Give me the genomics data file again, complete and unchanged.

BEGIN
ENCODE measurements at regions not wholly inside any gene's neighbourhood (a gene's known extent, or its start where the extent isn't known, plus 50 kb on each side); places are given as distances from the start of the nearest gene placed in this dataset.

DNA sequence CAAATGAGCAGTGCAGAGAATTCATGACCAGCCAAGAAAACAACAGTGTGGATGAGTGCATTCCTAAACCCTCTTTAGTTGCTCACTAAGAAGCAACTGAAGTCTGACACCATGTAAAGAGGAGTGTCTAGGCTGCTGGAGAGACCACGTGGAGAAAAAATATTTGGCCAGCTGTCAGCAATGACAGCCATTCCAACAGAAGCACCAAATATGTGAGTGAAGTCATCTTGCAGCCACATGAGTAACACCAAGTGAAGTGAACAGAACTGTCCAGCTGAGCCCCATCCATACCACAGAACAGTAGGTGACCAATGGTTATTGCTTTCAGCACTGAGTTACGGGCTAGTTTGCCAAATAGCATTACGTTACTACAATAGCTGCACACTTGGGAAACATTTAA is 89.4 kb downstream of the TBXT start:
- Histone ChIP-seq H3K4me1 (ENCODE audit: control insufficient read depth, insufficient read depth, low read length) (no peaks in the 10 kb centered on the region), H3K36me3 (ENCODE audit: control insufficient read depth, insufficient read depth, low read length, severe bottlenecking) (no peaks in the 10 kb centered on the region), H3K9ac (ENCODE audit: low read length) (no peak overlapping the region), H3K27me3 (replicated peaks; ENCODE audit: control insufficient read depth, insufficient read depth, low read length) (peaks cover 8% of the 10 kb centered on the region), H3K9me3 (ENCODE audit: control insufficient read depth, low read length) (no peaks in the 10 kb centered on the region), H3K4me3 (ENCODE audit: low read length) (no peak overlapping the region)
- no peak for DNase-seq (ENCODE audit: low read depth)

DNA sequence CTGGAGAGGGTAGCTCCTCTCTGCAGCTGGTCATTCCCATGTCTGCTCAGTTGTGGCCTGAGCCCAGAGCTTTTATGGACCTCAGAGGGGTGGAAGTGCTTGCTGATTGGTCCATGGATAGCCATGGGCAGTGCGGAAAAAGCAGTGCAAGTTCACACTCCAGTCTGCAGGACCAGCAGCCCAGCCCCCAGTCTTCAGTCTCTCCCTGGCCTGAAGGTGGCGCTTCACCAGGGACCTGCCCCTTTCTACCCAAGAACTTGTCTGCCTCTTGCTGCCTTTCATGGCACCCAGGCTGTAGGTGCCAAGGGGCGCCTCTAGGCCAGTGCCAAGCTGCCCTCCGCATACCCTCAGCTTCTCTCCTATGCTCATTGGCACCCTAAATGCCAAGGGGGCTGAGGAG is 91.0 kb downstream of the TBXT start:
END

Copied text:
ENCODE measurements at regions not wholly inside any gene's neighbourhood (a gene's known extent, or its start where the extent isn't known, plus 50 kb on each side); places are given as distances from the start of the nearest gene placed in this dataset.

DNA sequence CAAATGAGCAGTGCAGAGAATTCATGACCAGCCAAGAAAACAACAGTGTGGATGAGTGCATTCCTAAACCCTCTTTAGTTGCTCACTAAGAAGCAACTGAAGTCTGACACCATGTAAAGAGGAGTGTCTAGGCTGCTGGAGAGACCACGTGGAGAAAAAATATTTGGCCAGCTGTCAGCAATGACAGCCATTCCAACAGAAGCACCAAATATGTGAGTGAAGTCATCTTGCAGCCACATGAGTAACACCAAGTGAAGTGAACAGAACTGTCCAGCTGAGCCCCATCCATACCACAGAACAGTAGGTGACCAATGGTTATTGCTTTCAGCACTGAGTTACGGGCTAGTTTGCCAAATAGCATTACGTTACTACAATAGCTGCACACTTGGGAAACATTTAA is 89.4 kb downstream of the TBXT start:
- Histone ChIP-seq H3K4me1 (ENCODE audit: control insufficient read depth, insufficient read depth, low read length) (no peaks in the 10 kb centered on the region), H3K36me3 (ENCODE audit: control insufficient read depth, insufficient read depth, low read length, severe bottlenecking) (no peaks in the 10 kb centered on the region), H3K9ac (ENCODE audit: low read length) (no peak overlapping the region), H3K27me3 (replicated peaks; ENCODE audit: control insufficient read depth, insufficient read depth, low read length) (peaks cover 8% of the 10 kb centered on the region), H3K9me3 (ENCODE audit: control insufficient read depth, low read length) (no peaks in the 10 kb centered on the region), H3K4me3 (ENCODE audit: low read length) (no peak overlapping the region)
- no peak for DNase-seq (ENCODE audit: low read depth)

DNA sequence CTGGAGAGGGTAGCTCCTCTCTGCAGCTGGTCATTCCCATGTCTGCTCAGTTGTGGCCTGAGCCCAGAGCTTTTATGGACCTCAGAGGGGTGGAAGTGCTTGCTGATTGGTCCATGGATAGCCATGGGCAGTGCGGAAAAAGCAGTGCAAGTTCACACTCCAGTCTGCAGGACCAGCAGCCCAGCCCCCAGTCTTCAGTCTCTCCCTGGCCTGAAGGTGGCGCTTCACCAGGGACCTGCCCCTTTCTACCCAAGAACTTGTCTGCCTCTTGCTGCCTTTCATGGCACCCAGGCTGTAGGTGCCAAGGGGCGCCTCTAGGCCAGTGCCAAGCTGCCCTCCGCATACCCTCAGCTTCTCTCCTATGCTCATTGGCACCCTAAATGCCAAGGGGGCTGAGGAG is 91.0 kb downstream of the TBXT start: